Patient and public involvement
Patients and the public were not involved in this research.
Altogether 4083 cases of LD were detected among 4025 patients in the CPRD between 2001 and 2012. Only 56 of the 4025 patients (1.4%) appeared to have had more than one LD infection. Of those, 54 patients had exactly one LD reinfection and two had exactly two reinfections, that is, a total of 58 reinfections, based on our 365 day reinfection blocking-time-window.
Of the 4083 cases, 892 (21.8%) had a record of ECM, 1702 (41.7%) had ‘clinically diagnosed LD’, 1913 (46.9%) were in the category ‘treated suspected LD’ and 468 (11.5%) had ‘treated possible LD’ (figure 1 and table 1). Nearly one quarter of all cases were aged under 30, 53.2% were female and half of the diagnoses were made in the summer months. Of the 4083 cases, 3470 (85.0%) had a recording of a GP prescription for antibiotics at their first visit meeting the LD criteria. Of those treated 87.3% received doxycycline or amoxicillin (table 1). LD was detected in every region of the UK with the largest number of cases in Scotland followed by South Central and South West England (table 1 and figure 2). Among the 4083 LD cases detected in this study, 1677 (41.1%) had at least one recording of an LD laboratory test, with an average of 1.4 tests among those tested. Altogether 9045 LD laboratory tests were recorded in the CPRD during this time, which corresponds to an estimated 1 07 390 tests in those 12 years, ranging from 1356 tests in 2001 to 15 342 in 2012.
The number of cases increased 10-fold from 60 in 2001 to 595 in 2012, with a steady increase over the 10 years up to 2012 (table 2). The estimated annual incidence rate and number of cases per year in the UK, as well as results by region over 2010–2012 are given in table 2. In 2012, the estimated number of cases in the UK was 7738, and the overall incidence rate was 12.1 per 100 000 persons per year, but this varied considerably across regions. The incidence rate in 2010–2012 combined ranged from 37.3 per 100 000 persons per year in Scotland to 6.0 per 100 000 persons per year in Wales. In some regions, the incidence fluctuated or levelled off over the 4 years 2009–2012, while in other regions (South, North and Wales) it continued to rise (figure 3). The incidence increased from 2003 to 2009 in all three categories of diagnosis, but from 2009 to 2012, the number of treated suspected cases increased by 32.3% while the number of treated possible cases increased by only 13.5% and the number of clinically diagnosed LD cases decreased by 4.7% (figure 4).
Sensitivity analyses indicated that allowing a time window of ±30 days for the antibiotic prescription around the date of coding of a laboratory test would have increased the number of cases by 13.9% in our study cohort and by 14.0% in our overall UK estimate. The age, sex, season and region distribution of LD cases in the sensitivity analyses was consistent with their distribution in the main analysis.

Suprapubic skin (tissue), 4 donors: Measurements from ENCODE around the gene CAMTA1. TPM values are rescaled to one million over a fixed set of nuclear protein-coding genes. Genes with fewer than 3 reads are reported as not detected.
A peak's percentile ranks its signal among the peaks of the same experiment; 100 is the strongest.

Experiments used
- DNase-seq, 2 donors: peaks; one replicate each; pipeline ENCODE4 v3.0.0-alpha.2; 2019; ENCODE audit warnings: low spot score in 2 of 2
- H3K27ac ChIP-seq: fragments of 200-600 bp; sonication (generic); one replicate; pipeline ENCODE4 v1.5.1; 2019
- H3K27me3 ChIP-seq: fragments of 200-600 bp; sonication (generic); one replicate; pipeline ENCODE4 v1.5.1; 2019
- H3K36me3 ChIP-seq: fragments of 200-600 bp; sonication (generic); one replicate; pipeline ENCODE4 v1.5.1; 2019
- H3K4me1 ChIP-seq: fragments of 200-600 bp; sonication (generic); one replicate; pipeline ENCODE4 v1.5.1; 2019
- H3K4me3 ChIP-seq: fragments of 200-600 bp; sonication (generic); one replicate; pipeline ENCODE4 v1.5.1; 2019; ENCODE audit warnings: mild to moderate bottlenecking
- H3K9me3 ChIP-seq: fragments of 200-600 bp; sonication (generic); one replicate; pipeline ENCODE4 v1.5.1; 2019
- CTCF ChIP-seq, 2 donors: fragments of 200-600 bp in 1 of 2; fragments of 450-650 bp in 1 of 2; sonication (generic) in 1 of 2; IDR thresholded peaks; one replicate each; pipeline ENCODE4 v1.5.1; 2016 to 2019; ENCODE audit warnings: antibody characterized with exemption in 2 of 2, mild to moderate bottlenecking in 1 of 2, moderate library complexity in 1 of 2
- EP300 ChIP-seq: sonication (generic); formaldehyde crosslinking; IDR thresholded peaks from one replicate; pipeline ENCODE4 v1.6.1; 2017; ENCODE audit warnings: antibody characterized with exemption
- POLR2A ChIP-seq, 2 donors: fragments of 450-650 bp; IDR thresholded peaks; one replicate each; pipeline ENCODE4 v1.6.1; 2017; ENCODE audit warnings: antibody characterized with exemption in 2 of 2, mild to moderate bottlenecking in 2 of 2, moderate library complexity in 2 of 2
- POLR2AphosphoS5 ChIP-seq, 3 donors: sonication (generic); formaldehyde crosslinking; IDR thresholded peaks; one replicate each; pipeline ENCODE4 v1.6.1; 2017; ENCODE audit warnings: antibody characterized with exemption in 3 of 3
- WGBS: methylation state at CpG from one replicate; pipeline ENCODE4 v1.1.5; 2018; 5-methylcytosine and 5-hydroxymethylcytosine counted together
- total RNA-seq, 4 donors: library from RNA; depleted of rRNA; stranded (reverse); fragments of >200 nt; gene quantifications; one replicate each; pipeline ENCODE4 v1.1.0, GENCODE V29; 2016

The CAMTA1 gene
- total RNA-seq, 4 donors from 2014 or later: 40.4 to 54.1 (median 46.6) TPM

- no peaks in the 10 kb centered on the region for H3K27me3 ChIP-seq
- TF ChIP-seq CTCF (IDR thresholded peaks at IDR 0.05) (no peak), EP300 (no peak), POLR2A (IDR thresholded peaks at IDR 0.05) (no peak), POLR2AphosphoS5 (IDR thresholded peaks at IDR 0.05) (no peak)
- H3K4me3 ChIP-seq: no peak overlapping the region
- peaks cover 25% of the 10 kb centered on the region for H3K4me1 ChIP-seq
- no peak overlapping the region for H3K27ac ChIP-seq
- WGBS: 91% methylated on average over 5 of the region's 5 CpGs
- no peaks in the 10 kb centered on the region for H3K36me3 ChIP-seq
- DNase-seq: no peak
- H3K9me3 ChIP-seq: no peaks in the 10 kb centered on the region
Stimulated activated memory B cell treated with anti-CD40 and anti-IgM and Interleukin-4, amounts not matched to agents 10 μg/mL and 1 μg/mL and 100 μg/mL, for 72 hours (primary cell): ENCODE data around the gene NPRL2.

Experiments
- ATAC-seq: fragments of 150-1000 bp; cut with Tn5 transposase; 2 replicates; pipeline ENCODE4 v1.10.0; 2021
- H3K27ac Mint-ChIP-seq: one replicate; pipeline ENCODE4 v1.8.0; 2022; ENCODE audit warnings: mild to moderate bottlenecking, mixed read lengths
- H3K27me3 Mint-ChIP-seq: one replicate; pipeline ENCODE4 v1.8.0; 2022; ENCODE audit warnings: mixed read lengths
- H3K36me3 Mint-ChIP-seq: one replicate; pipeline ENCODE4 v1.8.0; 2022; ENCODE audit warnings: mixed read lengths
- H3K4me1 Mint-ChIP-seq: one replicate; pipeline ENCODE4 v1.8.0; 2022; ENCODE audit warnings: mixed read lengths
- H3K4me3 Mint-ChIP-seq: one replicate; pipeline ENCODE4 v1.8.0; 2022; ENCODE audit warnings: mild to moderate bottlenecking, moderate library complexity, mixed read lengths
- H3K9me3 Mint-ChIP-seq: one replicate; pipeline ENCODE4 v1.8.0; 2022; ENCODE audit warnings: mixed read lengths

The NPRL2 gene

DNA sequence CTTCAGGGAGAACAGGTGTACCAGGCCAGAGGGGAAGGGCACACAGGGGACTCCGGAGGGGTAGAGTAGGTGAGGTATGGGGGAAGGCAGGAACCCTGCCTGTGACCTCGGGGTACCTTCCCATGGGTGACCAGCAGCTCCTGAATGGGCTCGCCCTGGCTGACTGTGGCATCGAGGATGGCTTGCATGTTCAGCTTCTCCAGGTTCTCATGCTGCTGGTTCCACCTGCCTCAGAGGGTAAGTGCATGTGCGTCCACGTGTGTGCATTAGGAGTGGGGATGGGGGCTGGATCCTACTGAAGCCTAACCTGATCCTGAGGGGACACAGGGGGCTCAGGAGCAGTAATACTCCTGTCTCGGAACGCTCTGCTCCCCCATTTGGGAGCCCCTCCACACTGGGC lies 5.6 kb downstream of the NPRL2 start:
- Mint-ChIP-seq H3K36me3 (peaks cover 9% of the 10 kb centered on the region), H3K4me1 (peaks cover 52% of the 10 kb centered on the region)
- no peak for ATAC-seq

There were 437 patients (10.9%) who had at least one additional recording of LD between 29 and 365 days after the initial LD diagnosis. The median time between the initial LD recording and the first subsequent LD recording was 50 days. Twenty-five per cent of the patients had a subsequent recording between 29 and up to 38 days after the initial LD recording. Another 25% of the patients had a subsequent recording at least 84 days after the initial LD recording. Of the 437 patients who had a subsequent recording of LD within 365 days, only 2 (0.5%) received intravenous ceftriaxone treatment at the time of their subsequent recording. Overall, 14 (0.3%) of the patients in this study had a record of intravenous antibiotic treatment, which is consistent with treatment for late stage LD.
This is the first epidemiological study in the UK on the temporal trends of LD estimated from primary care data. The number of LD cases recorded by GPs increased rapidly over the years 2001– 2012, leading to an incidence rate of 12.1 per 100 000 persons per year and an estimated total for the UK of 7738 in 2012. The incidence rate was highest in Scotland, possibly due to the more moist environment suitable for ticks, the popularity of Scotland for walking and an increased awareness there of LD. This is followed by high rates in South West and South England, but LD was diagnosed in every region of the UK. From 2009 to 2012, the number of treated suspected cases continued to increase, unlike the number of clinically diagnosed LD cases, suggesting greater caution among the GPs and willingness to treat the illness early before confirming the diagnosis. Greater caution by GPs is reasonable as rapid treatment is important to avoid long-term problems. The NICE guideline states that symptoms of LD may take months or years to resolve even after treatment, and that some symptoms may be a consequence of permanent damage from infection. NICE writes that prompt antibiotic treatment reduces the risk of further symptoms developing and increases the chance of complete recovery.7 The increase in laboratory testing may be in part due to the increased awareness of LD as a result of the increased media coverage in recent years. However, a meta-analysis of studies looking at laboratory testing of LD showed relatively high rates of false negative laboratory results and false positive results, and the authors concluded that a negative result cannot be taken as evidence of lack of LD infection.10 The NICE guideline also mentions the limitations of testing and states that doctors should explain to their patients that both false positive and false-negative results can occur.7